Meaning I have seen 155/155 grading and they did not send in test results or a JUnit jar file. If you use JUnit and it helps great, but you don't have to let them know that you used it. And it won't get you extra points for being a good person for using it. Mark
I have the very same question. For me it's not just a matter of excluding my Junit test files. I also a couple of mock objects (and code that calls them(MockDataAccess for example) and lots of acceptance test code as well. I also tested add and remove record and modified invariant() to get more info on deleted records - again, for multithreading testing purposes. Mark, will I be docked for this? Do I need to remove this method and all add record, remove record code? (Even if simply exlcude my unit test files, my code as it stands now, has been slightly modified for testing purposes.)
Sometimes Junit requires that you make a particular method public so I guess that will have to be modified or explained? Also, I have some convenience mehtods for testing only - like "dumpMap" "clearAllLocksNoWait", stuff like that. So I guess the upshot I need to clean up my code and remove all evidence of testing??? Any response would be greatly appreciated. I think, the way I've been trained (XP) - it's an integral part of the code.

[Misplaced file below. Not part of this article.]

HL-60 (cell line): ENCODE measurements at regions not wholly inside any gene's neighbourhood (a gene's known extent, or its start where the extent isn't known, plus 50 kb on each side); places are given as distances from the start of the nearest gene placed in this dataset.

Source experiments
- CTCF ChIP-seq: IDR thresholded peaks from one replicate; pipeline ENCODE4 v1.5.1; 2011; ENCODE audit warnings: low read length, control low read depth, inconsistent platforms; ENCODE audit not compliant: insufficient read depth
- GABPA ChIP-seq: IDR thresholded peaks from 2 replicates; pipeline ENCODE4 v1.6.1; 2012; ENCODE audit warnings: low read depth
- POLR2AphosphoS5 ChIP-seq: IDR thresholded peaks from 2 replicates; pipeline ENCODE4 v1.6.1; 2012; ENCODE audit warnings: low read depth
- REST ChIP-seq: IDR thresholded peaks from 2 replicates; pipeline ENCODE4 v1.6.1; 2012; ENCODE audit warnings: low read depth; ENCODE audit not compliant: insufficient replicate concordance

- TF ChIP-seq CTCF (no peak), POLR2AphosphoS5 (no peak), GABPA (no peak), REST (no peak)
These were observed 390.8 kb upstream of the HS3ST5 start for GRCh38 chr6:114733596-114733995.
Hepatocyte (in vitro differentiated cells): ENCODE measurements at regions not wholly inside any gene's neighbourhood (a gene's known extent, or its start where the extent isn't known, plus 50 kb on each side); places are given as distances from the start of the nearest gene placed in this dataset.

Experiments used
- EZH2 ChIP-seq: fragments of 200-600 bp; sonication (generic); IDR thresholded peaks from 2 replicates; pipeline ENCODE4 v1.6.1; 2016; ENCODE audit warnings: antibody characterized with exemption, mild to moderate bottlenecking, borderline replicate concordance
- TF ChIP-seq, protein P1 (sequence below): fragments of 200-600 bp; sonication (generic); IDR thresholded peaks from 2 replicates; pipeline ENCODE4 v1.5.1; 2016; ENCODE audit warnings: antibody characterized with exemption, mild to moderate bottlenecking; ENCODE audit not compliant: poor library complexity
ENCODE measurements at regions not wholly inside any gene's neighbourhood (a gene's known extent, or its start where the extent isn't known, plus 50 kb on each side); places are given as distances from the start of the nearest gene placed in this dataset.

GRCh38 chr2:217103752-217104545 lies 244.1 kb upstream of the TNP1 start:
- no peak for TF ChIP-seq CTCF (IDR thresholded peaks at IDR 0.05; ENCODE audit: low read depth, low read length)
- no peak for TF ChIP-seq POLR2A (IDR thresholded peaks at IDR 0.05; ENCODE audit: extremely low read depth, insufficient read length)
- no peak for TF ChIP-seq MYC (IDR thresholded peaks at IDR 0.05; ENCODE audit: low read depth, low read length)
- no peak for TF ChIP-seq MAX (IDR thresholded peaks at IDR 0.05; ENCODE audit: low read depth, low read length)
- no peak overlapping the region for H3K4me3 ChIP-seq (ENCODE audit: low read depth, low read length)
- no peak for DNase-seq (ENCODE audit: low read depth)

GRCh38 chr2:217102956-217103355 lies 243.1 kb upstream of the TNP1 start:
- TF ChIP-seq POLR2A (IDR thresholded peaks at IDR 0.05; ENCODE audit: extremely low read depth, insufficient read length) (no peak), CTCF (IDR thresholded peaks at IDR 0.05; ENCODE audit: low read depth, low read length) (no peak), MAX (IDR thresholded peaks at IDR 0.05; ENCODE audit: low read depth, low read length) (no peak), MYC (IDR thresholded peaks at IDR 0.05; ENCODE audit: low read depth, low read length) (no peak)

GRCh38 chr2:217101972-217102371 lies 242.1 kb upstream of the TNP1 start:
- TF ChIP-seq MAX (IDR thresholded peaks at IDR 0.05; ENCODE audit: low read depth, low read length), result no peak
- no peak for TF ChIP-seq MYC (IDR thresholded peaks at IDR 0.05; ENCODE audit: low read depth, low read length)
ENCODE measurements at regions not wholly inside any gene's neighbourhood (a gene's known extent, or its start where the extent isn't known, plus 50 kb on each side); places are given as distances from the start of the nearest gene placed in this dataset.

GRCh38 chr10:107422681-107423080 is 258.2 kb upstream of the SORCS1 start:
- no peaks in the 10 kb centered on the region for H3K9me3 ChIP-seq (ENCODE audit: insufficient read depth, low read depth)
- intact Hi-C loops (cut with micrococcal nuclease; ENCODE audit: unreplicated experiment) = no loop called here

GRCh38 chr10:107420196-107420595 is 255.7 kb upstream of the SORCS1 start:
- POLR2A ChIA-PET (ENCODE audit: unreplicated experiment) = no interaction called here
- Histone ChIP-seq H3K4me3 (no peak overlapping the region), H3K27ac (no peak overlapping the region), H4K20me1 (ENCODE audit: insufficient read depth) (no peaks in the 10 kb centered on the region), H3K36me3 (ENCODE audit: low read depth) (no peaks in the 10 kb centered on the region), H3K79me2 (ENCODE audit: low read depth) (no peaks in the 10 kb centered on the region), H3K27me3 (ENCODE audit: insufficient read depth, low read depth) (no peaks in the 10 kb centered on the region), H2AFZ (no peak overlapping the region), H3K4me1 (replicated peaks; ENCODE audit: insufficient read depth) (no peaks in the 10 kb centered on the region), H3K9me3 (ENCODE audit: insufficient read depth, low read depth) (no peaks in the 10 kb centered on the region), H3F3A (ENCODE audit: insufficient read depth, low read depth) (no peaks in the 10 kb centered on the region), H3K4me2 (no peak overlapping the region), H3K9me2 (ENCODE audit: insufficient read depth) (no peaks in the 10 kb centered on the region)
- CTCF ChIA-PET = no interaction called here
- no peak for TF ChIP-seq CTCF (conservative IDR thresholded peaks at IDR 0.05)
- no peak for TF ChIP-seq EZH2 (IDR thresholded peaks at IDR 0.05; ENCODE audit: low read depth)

Thanks Max, Do you think that I should rip out all my helper methods and even the overridden invariant method in my DataExt class? This method is overriden so I can print out deleted record count. I used this a lot for a couple of multi client acceptance tests. Thanks for any feedback. Melinda
town drunk ( and author)
Joined: Jun 27, 2002
I think so, yes. I'm a big XP proponent myself, but I don't think that the production ready code should any methods that were there only for testing. Without looking @ the code, I wonder if it would be possible to use your toString() for debug message, or maybe even log the deletion of records? All best, M
Well, if you want to test a method, your JUnit test case needs to be able to access that method. This needn't require a public method though, if what you're testing shouldn't really be public. You can make a package-access method, and then make your test case part of the same package. Note that it can be in the same package but a different source tree, so that when you jar up your submission you can eaily omit the test classes whose source is elsewhere. E.g. my directory structure includes src/suncertify/db/Data.java test/suncertify/db/DataTest.java When testing I compile all files in the src tree and test; for my submission I will use only the stuff in src. In general I try to avoid testing any methods not explicitly part of the public API of a class (which for me would include public and protected methods, but usually not package or final) - and for Developer Cert I'm extra inclined to follow this approach since we constantly hear we should keep things simple. But if you do want to put in non-public methods for testing, it's not difficult to do, as shown above.